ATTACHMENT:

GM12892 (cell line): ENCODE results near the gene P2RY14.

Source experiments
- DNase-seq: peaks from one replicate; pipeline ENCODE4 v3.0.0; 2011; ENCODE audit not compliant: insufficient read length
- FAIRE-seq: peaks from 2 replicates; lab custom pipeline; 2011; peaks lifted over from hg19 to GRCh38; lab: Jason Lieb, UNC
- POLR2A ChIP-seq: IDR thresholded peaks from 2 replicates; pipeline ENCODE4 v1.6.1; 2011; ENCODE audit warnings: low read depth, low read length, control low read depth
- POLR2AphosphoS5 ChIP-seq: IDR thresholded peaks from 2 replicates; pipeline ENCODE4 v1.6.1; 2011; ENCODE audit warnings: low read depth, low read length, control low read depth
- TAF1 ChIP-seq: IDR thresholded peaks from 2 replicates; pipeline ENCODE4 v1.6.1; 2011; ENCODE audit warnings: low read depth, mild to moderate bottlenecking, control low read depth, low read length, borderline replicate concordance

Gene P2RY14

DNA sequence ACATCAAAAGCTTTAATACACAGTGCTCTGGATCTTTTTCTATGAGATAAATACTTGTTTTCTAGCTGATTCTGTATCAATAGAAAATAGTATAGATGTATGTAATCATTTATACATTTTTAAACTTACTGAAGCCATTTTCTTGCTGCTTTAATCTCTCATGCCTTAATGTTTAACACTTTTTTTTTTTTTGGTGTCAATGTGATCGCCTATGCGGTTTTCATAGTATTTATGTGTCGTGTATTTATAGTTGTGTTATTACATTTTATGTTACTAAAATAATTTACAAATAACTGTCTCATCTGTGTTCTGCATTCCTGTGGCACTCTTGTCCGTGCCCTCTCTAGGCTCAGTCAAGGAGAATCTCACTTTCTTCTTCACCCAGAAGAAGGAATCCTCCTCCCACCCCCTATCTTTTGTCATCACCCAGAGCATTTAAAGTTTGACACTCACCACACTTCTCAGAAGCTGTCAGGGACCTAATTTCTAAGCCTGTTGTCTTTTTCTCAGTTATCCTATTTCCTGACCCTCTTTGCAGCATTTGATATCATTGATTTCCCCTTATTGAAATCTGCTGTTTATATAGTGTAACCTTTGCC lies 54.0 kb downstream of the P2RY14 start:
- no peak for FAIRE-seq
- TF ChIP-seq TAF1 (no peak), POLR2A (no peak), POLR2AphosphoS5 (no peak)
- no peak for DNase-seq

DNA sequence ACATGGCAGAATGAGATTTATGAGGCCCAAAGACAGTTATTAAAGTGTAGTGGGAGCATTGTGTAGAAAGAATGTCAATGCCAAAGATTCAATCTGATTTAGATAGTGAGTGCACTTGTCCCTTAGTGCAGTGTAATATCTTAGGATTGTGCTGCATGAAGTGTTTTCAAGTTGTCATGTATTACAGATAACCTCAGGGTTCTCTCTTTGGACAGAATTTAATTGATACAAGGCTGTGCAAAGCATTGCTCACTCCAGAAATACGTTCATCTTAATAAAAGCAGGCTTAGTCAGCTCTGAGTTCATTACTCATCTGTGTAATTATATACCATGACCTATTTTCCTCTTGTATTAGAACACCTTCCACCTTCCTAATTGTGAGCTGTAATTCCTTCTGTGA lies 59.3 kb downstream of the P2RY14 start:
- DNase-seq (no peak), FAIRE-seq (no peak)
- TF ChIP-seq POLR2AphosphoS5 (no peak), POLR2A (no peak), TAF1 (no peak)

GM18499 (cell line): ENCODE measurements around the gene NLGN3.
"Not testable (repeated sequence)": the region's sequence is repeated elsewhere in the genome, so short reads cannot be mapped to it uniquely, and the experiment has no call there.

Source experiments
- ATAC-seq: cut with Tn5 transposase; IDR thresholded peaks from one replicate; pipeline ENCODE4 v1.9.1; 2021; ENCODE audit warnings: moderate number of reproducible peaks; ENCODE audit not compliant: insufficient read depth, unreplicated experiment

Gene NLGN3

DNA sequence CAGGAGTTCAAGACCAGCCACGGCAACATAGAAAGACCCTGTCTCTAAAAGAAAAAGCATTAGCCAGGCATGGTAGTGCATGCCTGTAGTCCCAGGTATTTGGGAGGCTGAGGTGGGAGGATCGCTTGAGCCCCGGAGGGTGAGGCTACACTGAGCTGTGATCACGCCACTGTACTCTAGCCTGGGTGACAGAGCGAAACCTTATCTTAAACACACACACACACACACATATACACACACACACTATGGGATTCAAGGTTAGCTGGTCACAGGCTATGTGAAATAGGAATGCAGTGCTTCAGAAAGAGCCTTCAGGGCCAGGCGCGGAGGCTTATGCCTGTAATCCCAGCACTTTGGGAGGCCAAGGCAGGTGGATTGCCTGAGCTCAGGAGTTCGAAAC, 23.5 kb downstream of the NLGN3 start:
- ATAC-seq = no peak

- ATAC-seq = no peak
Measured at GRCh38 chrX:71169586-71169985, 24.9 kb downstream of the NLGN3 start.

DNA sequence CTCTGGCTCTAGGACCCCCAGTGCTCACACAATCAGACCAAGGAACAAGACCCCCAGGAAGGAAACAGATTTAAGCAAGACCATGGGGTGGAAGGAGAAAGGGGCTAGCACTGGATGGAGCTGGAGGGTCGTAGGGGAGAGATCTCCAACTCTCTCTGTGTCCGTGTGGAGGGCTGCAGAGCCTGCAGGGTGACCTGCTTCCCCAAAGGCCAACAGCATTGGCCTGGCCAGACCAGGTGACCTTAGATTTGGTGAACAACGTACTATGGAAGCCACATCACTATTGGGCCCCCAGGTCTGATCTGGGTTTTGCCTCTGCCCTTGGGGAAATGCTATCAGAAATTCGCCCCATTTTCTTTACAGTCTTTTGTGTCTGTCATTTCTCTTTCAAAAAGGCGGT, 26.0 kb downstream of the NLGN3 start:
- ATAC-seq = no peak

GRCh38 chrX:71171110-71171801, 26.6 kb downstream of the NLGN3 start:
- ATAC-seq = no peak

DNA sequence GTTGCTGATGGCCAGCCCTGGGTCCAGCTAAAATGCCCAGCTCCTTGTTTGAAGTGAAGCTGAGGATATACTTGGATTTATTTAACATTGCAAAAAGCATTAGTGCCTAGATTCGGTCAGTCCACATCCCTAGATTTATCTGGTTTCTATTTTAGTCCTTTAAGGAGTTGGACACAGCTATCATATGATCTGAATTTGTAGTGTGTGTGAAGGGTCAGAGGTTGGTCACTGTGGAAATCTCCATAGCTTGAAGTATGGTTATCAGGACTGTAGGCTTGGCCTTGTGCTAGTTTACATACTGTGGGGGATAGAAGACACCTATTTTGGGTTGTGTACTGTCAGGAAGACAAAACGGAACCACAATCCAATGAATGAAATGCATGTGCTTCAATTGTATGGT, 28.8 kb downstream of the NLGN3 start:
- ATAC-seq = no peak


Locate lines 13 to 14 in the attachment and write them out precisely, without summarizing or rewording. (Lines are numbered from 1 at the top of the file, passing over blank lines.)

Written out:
DNA sequence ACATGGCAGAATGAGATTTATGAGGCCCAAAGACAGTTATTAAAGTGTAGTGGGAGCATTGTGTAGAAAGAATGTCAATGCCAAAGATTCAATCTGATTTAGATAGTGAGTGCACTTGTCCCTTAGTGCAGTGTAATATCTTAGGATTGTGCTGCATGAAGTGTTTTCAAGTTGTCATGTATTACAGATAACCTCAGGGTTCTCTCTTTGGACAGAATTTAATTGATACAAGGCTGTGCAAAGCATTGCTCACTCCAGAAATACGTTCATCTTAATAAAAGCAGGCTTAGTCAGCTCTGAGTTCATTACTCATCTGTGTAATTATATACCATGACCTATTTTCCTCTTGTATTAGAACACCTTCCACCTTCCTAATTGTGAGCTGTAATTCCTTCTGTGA lies 59.3 kb downstream of the P2RY14 start:
- DNase-seq (no peak), FAIRE-seq (no peak)